IT’S BECOMING increasingly apparent that the OECD’s plan to reduce tax base erosion and profit-shifting, as laudable as it is, is hugely reliant on the US making significant and drastic alterations to its corporate regime if it is to be successful.
The cases of Starbucks and Google have shown us that US multinational companies will circle funds between subsidiaries around the world, but stop short of repatriating the cash, instead allowing it to accumulate on a sun-kissed Caribbean island with favourable tax rate.
There is a very simple reason for this: the US’s 35% corporate tax rate, alongside other levies imposed upon the repatriation of the funds. The unattractiveness of that rate essentially creates a roadblock, impeding the movement of capital and distorting the global tax system, such as it is.
Lowering that rate, though, is unlikely to be politically palatable to most senators in the US – certainly not before Barack Obama leaves office at any rate – but should more American companies take a leaf out of Pfizer’s book and look to the UK or other nations as a tax base, then it’s conceivable the move might gain more political drive.
As it stands, however, there is little sign of that happening in the near future. In the final two years of Obama’s premiership neither he, the Democrats, nor the Republicans are likely to focus on anything other than vote-winning policies. In most circles, lowering taxes on multinationals seldom falls into that bracket.
But, as one US contact told Accountancy Age this week, it’s not as if political discussions have been devoid of tax cut considerations, but for now the issue will sit on the back burner.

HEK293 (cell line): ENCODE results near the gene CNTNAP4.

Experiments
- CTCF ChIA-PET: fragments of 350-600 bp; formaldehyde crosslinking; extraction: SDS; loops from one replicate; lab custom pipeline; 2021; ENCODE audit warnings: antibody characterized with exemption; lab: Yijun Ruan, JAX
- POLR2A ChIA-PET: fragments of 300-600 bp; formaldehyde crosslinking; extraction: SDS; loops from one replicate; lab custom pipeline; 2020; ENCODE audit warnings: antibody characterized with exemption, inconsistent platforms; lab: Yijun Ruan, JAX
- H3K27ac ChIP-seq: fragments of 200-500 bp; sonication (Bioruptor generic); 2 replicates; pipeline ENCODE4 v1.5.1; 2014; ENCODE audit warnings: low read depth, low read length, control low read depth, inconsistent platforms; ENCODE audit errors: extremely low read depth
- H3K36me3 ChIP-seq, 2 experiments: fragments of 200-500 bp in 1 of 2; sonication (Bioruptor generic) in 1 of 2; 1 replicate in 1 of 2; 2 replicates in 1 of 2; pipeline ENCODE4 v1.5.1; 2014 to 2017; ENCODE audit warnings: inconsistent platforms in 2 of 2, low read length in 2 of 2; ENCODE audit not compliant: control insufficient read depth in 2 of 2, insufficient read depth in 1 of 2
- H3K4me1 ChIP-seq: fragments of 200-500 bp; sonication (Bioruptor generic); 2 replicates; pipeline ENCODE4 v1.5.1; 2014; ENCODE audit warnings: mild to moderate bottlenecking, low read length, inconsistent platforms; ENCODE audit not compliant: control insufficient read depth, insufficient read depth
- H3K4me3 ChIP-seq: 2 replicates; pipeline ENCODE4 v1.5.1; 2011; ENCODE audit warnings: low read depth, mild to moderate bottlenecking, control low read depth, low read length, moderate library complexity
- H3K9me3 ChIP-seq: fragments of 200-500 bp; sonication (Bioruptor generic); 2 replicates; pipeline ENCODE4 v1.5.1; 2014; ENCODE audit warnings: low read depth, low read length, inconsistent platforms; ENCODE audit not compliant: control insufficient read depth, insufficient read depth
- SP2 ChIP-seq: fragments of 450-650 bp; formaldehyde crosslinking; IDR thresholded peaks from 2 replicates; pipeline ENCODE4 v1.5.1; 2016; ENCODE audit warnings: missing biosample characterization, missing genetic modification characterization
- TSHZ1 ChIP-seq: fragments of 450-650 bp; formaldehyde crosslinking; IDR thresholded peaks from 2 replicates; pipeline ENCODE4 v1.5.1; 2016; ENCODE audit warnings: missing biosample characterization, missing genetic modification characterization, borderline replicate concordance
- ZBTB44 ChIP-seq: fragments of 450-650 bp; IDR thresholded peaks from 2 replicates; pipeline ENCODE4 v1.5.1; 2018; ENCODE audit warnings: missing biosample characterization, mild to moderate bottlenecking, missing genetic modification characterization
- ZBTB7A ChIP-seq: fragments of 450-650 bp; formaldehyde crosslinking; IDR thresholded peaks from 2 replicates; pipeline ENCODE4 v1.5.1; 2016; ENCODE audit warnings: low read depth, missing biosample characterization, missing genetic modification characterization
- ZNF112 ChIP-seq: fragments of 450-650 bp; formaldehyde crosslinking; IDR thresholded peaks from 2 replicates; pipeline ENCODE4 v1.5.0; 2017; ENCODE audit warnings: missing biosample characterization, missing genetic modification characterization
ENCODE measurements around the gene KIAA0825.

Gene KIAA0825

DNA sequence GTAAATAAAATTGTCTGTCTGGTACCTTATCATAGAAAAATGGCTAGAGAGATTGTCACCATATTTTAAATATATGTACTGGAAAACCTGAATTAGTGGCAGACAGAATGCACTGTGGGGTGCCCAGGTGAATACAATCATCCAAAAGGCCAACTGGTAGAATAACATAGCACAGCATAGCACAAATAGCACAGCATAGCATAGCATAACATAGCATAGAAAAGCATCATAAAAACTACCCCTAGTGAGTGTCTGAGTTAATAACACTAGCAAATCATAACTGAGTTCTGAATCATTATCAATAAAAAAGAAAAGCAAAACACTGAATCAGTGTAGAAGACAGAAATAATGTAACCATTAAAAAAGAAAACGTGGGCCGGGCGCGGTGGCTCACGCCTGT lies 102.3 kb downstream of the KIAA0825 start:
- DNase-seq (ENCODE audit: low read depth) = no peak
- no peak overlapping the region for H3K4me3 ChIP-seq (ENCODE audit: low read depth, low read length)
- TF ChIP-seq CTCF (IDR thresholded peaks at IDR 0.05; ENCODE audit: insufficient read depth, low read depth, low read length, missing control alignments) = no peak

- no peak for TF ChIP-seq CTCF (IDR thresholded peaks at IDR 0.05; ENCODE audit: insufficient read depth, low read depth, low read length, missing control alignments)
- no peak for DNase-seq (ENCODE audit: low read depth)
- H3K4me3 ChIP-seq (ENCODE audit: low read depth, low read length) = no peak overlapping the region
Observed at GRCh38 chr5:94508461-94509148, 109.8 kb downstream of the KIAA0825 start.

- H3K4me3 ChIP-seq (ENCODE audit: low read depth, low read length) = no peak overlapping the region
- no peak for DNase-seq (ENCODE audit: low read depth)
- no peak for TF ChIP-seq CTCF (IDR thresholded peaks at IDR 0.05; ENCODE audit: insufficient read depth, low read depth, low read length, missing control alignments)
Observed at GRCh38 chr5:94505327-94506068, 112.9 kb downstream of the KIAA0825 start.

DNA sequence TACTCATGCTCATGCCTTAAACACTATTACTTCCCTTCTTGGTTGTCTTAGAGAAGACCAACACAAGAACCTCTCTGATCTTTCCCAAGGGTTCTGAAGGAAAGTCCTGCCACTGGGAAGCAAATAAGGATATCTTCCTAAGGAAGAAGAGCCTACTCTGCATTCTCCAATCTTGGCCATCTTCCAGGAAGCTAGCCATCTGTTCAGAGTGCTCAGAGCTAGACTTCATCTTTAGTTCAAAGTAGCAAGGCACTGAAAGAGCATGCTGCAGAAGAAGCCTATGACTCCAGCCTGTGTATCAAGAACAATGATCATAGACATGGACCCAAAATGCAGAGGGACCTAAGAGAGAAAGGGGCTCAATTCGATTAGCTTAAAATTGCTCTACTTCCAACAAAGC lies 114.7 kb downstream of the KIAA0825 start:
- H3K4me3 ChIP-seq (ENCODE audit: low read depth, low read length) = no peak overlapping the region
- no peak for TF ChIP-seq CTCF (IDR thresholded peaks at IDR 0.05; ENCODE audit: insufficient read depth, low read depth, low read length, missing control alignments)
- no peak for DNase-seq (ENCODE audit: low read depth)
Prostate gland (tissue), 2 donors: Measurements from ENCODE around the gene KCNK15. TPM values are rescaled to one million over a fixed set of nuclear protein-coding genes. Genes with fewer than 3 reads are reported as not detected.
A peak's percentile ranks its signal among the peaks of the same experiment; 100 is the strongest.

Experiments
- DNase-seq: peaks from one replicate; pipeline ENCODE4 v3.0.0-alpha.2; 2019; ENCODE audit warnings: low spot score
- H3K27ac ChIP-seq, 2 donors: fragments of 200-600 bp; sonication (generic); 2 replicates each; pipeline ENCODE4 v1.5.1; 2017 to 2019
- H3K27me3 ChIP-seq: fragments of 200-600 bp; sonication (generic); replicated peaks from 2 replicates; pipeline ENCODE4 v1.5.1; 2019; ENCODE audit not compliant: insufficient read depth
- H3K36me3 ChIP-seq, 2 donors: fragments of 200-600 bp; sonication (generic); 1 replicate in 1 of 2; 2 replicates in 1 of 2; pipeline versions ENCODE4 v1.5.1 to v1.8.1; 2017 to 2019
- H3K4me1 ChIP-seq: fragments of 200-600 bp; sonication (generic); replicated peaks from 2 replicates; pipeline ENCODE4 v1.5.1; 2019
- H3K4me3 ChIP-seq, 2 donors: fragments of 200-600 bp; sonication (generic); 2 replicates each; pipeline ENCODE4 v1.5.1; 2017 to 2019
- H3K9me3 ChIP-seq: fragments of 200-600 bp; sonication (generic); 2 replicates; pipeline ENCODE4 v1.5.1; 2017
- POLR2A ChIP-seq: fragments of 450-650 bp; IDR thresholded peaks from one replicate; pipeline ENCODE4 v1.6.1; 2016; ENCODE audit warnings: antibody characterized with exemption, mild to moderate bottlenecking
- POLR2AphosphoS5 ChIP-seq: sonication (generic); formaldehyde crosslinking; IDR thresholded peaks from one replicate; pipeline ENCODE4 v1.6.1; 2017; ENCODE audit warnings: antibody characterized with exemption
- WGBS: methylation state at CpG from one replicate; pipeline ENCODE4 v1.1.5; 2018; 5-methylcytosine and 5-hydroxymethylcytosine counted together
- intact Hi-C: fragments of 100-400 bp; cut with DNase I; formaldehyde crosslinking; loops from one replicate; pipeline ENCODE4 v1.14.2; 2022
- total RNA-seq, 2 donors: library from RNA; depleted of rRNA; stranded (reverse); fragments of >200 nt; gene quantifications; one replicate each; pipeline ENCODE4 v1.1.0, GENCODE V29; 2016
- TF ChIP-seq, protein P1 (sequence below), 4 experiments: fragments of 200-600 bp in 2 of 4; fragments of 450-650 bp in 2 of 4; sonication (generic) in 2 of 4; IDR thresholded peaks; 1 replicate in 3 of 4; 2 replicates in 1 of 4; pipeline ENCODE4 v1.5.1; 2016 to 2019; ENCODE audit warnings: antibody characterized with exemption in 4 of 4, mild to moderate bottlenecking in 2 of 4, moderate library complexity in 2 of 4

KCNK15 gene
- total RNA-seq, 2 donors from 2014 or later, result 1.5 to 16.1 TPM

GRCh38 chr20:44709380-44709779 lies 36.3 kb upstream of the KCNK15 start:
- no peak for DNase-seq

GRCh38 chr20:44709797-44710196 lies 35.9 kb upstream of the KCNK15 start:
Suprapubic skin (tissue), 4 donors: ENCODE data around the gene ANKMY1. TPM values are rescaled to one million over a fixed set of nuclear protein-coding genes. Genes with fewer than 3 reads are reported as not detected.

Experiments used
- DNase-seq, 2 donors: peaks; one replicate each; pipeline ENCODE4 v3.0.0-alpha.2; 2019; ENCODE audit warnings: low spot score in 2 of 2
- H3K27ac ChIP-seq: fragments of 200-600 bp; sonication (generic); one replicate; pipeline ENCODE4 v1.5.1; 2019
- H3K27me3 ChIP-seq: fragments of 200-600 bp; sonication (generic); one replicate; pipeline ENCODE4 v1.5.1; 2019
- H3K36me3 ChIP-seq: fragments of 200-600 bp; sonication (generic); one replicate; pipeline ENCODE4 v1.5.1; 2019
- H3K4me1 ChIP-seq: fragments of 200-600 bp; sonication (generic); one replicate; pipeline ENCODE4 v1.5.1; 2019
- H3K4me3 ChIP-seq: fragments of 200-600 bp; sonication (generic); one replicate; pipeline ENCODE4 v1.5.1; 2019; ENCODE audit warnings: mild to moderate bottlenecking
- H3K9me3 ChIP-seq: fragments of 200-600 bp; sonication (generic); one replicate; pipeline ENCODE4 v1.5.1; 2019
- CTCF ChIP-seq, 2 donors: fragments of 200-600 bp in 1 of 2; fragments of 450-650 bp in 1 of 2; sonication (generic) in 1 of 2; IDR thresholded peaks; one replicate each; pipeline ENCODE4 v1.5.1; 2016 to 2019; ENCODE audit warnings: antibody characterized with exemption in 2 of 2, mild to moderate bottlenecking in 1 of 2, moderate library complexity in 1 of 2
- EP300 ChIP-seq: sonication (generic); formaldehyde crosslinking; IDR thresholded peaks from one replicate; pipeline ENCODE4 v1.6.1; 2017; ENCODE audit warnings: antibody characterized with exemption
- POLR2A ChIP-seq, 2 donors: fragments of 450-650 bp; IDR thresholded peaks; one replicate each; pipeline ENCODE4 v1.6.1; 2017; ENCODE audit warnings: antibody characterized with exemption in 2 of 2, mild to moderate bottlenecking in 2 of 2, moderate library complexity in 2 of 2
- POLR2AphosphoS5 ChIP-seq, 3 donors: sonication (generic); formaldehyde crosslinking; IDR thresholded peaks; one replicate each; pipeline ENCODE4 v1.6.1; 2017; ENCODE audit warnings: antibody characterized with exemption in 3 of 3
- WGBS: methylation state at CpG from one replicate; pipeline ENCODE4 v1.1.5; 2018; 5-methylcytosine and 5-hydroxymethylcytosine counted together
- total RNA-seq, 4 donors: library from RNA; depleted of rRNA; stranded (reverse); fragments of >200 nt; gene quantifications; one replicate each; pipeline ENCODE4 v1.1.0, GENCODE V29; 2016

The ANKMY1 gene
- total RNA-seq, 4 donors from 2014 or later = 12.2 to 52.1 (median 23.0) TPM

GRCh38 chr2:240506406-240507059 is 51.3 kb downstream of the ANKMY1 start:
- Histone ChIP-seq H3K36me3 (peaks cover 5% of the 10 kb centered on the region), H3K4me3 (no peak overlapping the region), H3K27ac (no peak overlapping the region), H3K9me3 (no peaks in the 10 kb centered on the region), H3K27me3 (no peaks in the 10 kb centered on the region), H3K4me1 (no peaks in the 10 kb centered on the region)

In the meantime, of course, the UK coalition government is happy to engage in tax competition, advertising the UK’s 20% rate and generous tax incentives while simultaneously berating companies for their seemingly low corporation tax bills. Of course, there are plenty of other nations, such as Ireland, France, and Germany with their own particular and very different brands of tax arbitrage, too.
Progress, of course, has been made with the proliferation of bilateral treaties and FATCA-style deals, but they add to the level of tax complexity, and as long as there are differences between different countries’ jurisdictions, there will always be a degree of base erosion and profit-shifting.
All those factors considered, then, the OECD’s plans begin to look somewhat a side show, with the US’s role increasingly important in its success, whether or not the White House chooses to take any interest.
And that is the salient point. Corporate tax avoidance might matter to the UK, Europe and the G20, but the vagaries of American politics could supersede it at any point, rendering it redundant and forgotten in the US agenda.
The outcome of the Pfizer/AstraZeneca deal is crucial. If it goes through, Washington may just sit up and take note of the millions of dollars sitting off its south-east coast. If not, the inertia may simply continue.
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